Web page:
JAMESTOWN, N.C. — The highly regarded Aviation Systems Technology (AST) program at Guilford Technical Community College will make several programmatic changes during the next few months to strengthen the way it operates. The Federal Aviation Administration (FAA)—which regulates the aviation industry—recommended the changes following a routine inspection.

GTCC President Dr. Randy Parker said the focus is on four areas that will help the AST program better support the area’s growing aviation industry. The goal is to improve the uniformity of its aviation maintenance courses; simplify and strengthen classroom recordkeeping; and fill an open leadership position in Aviation Systems, one of four degree curriculums.

The program also will change the way it has applied course hours from its Avionics Technology degree toward an FAA certification. That is the only adjustment that will directly affect students, Dr. Parker said.

When GTCC began offering an Avionics Technology degree in 2011, course contact hours from that curriculum were routinely applied toward FAA Airframe and Powerplant  (A&P) certification.  This certification, which strengthens students’ credentials in aircraft maintenance, is regulated by the FAA and is not an academic requirement.

The FAA recently determined that those hours should not have been applied for that purpose, Dr. Parker said. So a small number of students interested in adding the certification to their avionics resumes will have to retake some course hours.

GTCC estimates that about 60 students or former students may have received A&P certification hours from Avionics Technology courses during the three years the practice was in effect, but no more than one third will want to pursue FAA certification.

GTCC will cover instructional costs to retake course hours toward certification. The school also will offer a refund option to students who took the same classes and who don’t plan to pursue certification.

“Our students are our first concern,” Dr. Parker said. “During the next couple of weeks, we’ll meet with all of them who may be affected. And we’ll work individually with students who want A&P certification to make the process as convenient for them as possible.”

“Our vision is to be a catalyst for our students’ success, and to help them achieve the goals they set for themselves when they enter our programs at GTCC,” added Jarvis Harris, chair of the GTCC Board of Trustees. “I’m confident Dr. Parker and our aviation team will do all that’s necessary to make that happen for these students.”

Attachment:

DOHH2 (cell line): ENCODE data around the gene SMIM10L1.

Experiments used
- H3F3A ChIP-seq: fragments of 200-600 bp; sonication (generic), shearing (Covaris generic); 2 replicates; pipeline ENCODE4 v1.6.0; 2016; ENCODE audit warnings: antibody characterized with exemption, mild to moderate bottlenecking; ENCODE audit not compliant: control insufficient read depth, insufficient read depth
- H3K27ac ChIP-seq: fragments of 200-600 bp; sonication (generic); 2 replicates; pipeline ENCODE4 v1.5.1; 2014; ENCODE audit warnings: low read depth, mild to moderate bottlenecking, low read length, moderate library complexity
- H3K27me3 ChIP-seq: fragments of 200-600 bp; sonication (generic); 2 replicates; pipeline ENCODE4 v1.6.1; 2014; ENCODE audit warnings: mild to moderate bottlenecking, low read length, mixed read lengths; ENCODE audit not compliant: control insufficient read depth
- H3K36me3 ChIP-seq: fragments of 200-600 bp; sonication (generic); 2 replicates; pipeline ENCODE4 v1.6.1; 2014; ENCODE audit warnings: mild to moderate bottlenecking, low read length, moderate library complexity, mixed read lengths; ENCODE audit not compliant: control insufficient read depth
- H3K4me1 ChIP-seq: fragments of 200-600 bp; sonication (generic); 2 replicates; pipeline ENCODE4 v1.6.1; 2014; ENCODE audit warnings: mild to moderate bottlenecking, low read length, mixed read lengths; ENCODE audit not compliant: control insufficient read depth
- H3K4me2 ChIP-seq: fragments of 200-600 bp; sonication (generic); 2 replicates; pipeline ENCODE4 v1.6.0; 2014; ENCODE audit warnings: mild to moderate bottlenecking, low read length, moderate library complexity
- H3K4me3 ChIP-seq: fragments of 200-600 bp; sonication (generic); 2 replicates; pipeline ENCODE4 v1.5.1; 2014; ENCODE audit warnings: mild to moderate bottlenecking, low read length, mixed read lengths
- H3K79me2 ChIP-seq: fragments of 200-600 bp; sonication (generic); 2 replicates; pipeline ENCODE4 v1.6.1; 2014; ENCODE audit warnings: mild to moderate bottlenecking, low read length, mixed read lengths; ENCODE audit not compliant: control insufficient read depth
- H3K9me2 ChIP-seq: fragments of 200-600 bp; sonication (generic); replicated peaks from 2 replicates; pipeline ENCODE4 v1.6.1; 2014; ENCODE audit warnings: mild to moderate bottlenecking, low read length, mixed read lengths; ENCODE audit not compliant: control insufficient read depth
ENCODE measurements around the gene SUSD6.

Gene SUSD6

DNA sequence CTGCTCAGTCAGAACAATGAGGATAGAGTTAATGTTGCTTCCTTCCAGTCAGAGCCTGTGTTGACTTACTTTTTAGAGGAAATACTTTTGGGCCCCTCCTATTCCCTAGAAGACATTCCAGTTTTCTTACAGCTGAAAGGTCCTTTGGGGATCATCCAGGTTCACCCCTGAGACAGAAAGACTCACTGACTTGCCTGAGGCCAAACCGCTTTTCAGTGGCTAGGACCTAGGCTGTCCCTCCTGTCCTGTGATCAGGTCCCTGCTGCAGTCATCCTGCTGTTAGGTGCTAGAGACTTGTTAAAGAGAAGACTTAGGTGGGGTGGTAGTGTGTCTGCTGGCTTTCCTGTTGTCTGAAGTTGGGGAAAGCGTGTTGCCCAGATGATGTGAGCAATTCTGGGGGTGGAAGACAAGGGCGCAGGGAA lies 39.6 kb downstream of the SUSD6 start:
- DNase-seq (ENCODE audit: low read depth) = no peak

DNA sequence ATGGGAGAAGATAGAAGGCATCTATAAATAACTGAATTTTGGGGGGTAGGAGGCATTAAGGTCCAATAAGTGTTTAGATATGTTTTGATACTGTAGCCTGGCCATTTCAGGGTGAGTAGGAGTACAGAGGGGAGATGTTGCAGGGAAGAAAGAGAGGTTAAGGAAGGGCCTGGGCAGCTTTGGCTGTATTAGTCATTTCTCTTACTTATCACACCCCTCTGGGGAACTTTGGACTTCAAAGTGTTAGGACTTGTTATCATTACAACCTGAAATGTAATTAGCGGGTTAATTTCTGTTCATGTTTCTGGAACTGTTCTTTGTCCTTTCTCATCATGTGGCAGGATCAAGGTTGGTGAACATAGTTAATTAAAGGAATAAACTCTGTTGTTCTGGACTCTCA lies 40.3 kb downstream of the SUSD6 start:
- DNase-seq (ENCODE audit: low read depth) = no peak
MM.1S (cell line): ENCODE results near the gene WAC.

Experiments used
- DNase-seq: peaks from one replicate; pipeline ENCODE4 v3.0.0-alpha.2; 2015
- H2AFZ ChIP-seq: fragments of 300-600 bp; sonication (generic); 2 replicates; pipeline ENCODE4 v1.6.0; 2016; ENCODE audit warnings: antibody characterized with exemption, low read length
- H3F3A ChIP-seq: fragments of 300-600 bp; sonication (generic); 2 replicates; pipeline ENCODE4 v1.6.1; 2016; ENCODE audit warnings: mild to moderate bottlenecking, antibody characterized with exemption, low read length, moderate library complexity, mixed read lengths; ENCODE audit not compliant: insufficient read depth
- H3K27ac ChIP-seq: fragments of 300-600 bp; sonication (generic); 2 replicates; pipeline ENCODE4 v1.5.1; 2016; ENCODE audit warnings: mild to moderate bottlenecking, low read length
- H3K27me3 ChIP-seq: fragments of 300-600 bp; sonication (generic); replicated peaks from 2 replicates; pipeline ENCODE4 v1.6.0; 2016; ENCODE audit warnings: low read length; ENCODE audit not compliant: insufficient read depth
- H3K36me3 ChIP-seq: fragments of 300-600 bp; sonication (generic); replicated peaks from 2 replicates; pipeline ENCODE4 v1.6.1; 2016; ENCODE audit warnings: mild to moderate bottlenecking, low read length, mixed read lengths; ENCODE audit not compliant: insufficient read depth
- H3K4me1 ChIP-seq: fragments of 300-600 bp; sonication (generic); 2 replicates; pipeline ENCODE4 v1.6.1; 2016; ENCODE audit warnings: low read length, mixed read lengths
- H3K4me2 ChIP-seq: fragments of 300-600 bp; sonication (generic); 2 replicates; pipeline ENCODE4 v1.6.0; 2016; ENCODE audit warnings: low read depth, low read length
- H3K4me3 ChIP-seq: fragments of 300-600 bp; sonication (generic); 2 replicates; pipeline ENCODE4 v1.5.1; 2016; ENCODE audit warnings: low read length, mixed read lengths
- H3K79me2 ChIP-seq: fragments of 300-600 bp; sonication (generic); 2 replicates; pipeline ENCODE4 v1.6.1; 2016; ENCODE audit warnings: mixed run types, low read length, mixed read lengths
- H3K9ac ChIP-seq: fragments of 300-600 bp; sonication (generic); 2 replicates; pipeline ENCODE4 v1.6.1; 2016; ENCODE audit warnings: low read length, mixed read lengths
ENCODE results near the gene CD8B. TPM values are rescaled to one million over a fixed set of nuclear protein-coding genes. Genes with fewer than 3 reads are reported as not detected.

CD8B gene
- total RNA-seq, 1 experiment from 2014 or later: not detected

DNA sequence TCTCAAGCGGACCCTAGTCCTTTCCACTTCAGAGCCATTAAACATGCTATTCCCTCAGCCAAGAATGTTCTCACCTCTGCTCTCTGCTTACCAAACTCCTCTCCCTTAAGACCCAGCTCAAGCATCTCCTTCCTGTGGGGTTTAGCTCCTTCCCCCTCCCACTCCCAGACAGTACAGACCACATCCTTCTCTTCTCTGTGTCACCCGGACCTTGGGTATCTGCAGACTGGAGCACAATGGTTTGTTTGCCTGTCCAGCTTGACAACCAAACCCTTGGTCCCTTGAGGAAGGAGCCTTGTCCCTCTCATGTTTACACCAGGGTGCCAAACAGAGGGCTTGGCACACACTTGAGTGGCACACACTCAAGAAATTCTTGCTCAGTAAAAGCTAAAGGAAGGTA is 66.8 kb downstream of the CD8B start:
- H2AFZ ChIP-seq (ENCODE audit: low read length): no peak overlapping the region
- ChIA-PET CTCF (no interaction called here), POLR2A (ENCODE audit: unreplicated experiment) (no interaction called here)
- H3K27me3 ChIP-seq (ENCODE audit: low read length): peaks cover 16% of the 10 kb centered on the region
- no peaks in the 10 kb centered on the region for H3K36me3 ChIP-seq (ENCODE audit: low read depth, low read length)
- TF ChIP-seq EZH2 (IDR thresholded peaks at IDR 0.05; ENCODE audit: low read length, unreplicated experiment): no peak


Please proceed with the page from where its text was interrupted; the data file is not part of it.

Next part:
Dr. Parker emphasized that the certification issue does not affect any GTCC aviation students’ academic standing, the degrees they receive, or their ability to apply for jobs. It only affects a small number who have Avionics Technology course hours and want to pursue the FAA’s Airframe and Powerplant certification.

He said aviation businesses in the Triad who depend upon GTCC for highly trained employees have been made aware of the situation, and how the school is addressing it. “We do not expect this to have any impact on our business partners,” he added.

Steve Johnston, vice president of Administration with Honda Aircraft Company said GTCC’s aviation training programs have played an important role in meeting Honda Aircraft Company’s production workforce needs.

“GTCC has proven its ability to provide students with the knowledge and skills necessary to pursue careers in aviation,” he said. “GTCC is a valuable resource for Greensboro in ensuring this region maintains a strong pipeline of highly skilled individuals to support our growing aviation cluster. Honda Aircraft Company has enjoyed a long term and close-working relationship with GTCC. We remain fully confident of GTCC’s direction and in its leadership.”

“We rely heavily on GTCC to provide the aviation talent to fill the skills gaps we’re experiencing in our industry,” said Kip Blakely, vice president of Industry and Government Relations at HAECO. “Education and training are key to our growth, and the GTCC aviation program plays a leadership role in providing both. It’s a significant contributor to the economic vibrancy of Guilford County.”

Guilford Technical Community College is the third largest of 58 institutions in the NC Community College System. GTCC serves more than 40,000 students annually from five campuses and a Small Business Center. Learn more at or